I did have Peter Foss' book, but moved it on when I moved to a smaller place and it went the way of most of my books :-( … I could kick myself now, because in its day, I really valued that.

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    2. I wouldn't of got the ebook and at £35 ,that was why I couldn't justify it!
      Best Iain

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  13. I was once tempted by War of the Roses and this battle is certainly worth recreating. I also find it sad that the actual sites of pivotal history aren’t really well known.
    That’s a nifty little pamphlet you made there. No wonder you’re so good at rules and scenarios now, you’ve been doing it forever.

    I was ultimately defeated by the thought of painting WoTR heraldry and trying to keep all the names straight. ๐Ÿ˜€ But it was a fun idea for awhile.

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  14. Thanks Stew, There are figure painters who can do wonderful heraldry, but I think for most of us, a two colour coat of arms must suffice and hope that flags do the rest :-)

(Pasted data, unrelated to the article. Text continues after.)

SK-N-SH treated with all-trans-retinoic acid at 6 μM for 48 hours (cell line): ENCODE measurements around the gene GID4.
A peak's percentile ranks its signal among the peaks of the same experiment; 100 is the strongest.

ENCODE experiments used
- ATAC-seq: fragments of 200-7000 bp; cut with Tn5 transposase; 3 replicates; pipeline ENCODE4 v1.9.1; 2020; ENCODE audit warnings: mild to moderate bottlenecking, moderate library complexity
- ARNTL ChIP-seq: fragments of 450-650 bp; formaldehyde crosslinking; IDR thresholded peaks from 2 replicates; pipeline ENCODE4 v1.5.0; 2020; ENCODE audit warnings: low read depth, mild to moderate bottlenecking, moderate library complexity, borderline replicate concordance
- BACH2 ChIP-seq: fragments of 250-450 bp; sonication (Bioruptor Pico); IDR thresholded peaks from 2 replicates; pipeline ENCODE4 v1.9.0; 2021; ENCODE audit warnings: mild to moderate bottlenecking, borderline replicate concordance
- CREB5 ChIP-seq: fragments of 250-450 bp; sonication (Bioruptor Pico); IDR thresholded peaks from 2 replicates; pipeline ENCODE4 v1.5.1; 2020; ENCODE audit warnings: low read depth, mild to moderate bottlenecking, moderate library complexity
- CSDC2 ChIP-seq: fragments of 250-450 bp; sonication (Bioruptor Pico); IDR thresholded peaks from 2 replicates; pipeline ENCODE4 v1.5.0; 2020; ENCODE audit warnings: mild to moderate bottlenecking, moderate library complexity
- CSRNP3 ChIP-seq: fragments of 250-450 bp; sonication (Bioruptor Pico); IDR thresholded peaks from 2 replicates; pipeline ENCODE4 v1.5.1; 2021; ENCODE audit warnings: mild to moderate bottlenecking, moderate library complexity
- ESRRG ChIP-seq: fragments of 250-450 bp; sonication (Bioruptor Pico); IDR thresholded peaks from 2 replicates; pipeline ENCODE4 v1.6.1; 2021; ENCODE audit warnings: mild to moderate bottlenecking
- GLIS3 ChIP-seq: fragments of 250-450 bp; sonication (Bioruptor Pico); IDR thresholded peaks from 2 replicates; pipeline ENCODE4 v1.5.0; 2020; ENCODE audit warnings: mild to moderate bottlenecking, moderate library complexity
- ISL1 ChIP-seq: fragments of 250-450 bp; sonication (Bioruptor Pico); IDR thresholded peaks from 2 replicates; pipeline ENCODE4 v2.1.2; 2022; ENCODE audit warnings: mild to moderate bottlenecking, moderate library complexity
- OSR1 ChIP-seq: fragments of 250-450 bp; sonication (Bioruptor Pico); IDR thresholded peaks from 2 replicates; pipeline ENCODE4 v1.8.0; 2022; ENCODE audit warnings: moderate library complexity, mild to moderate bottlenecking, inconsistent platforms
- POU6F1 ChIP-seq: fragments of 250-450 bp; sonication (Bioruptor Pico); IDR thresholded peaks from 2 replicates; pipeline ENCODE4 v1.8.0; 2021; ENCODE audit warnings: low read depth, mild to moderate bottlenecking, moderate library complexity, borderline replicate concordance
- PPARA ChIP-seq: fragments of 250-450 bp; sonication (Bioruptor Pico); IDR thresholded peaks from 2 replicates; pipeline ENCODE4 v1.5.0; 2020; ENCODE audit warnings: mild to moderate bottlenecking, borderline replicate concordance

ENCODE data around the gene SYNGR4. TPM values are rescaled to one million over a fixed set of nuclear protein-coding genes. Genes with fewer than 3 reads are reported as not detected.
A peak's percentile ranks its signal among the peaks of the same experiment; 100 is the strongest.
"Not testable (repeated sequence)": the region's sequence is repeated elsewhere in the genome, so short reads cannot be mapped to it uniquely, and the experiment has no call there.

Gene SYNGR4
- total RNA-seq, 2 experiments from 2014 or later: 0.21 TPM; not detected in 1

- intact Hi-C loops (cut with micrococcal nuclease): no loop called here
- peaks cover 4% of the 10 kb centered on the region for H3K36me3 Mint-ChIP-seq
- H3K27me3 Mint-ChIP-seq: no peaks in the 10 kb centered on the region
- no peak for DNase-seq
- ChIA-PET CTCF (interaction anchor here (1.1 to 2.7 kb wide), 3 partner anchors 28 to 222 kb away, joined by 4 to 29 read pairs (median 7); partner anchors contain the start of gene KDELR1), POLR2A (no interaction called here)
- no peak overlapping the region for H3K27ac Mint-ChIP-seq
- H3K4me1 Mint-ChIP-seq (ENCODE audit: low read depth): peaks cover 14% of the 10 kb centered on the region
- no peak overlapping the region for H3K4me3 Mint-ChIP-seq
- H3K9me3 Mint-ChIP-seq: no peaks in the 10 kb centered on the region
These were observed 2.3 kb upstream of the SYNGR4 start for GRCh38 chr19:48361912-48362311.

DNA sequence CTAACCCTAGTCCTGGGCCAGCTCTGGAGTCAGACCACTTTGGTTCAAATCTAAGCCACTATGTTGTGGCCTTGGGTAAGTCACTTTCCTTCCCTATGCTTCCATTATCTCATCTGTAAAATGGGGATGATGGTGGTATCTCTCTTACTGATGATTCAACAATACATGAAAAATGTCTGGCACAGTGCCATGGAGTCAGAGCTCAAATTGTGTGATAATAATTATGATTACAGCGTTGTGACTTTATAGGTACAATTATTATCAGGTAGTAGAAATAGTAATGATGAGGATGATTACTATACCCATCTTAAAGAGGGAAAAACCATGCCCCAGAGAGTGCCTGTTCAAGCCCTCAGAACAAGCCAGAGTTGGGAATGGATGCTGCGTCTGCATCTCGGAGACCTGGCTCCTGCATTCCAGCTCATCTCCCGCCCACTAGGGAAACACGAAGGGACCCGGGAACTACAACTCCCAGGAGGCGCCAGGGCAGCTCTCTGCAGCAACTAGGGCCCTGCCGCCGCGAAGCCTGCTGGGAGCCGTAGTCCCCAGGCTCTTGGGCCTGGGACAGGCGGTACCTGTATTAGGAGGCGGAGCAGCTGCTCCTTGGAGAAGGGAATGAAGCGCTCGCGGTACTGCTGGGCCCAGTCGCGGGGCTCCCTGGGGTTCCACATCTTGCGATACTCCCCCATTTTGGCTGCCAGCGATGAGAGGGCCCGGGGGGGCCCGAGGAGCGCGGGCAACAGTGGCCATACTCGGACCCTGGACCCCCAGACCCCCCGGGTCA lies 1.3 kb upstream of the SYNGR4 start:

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  15. Norm, it might interest you that Bosworth is the Society of Ancients battle day choice for 2020.

    I would love to do some WotR armies. In fact, I should have got WotR instead of Hundred Years War figures a few years ago! One of my favourite historical novels is Sunne in Splendour by Sharon Penman, and before that Sun of York, by Ronald Welch.

    Hope you get some momentum going on this project!

    Cheers,
    Aaron

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  16. Thanks Aaron, no I didn't know that. It should generate a good deal of interest. I wonder whether Phil Steele, who demo's for them at the wargame shows will be hawking around a Bosworth game that year.

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  17. Sorry for the late comment, Norm; don't know how I missed it earlier, but Bosworth was one of the reasons I got into WotR gaming. I need to re-visit this game again - last time I used a version of Hail Caesar, but would use Lion Rampant now.

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  18. Hi Dean, all good. I have been looking at the new proposed battlefield and at some point will put a post up to include a new map for anyone who wants to represent the new site ... which from a wargames point of view still remains some rolling hillsides and a marsh!